The President said that Pakistan and the United States had been great allies in the past and they must strive once again to bring their relationship back on track. The partnership of the two countries during the Cold War, Afghan War in the1980s and the War against Terrorism has left a rich legacy of cooperation and collaboration. “That must not be lost”, he said, adding that Pakistan-US relationship was much more than differences on security situation in Afghanistan. He advised both sides to work towards containing periodic turbulence in the relationship and build on the decades old convergences in economic, educational, scientific, technological and cultural affairs.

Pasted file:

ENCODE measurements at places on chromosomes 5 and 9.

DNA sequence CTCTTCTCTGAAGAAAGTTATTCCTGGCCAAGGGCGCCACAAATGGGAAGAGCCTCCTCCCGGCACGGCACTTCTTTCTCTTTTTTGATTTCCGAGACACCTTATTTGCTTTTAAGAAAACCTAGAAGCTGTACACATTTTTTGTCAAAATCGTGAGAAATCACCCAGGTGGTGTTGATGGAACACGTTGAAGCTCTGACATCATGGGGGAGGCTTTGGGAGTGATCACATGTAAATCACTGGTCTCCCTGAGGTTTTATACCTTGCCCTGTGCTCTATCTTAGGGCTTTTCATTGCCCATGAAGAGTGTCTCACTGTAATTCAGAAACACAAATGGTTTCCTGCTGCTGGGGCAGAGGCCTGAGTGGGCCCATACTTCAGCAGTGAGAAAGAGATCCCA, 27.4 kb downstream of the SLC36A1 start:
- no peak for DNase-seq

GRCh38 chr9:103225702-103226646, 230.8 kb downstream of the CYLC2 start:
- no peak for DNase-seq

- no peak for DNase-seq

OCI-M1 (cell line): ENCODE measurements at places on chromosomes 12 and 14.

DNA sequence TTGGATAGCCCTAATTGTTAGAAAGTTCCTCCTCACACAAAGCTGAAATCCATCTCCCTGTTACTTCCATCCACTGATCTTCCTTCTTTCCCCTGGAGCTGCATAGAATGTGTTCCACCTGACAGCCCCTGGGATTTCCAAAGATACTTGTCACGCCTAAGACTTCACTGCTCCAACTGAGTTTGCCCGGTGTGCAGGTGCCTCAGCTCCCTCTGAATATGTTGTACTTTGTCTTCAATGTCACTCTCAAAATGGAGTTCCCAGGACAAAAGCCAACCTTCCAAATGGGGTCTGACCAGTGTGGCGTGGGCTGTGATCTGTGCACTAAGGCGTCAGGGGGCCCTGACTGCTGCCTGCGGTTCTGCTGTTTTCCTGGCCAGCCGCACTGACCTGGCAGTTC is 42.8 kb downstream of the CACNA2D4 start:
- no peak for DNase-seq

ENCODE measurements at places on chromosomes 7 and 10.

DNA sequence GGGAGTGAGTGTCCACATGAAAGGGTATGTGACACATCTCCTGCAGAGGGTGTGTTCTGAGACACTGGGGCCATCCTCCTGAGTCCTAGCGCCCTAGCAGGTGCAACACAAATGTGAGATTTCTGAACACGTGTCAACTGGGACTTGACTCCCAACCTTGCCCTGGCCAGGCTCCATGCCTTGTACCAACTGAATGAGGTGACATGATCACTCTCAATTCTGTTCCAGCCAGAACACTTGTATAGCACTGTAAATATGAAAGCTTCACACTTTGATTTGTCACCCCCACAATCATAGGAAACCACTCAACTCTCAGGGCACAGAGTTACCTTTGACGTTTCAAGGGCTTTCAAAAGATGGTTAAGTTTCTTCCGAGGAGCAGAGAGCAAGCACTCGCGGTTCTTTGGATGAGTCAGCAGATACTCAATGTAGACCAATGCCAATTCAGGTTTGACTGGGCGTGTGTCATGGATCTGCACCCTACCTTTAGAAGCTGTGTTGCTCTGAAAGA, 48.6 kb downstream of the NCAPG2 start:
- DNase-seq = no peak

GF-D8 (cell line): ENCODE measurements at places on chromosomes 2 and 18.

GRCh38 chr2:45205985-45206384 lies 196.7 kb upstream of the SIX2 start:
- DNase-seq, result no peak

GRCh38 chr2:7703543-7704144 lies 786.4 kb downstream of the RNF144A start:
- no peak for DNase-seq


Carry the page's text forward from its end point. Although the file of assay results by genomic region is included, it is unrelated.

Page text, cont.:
Ambassador Aizaz Ahmad Chaudhry also spoke on the occasion commending the Pakistani Americans for playing key role in promoting cooperation and friendship between Pakistan and the United States.
Other speakers at the event included Congressman Tom Suozzi from New York, Congressman Donald Norcross from New Jersey, Congressman Michael Coffman from Colorado and Congresswoman Sheila Jackson. Professor Marvin Weinbaum of the Middle East Institute, Thomas McDevitt, Chairman of Washington Times and Courtney Dunn, Deputy Director Pakistan Desk in the State Department also spoke on the occasion.
The participants congratulated PAC for a successful event on the Hill, which will go a long way in promoting understanding about Pakistan and winning friends for Pakistan in the US Congress and beyond.
May 10, 2018.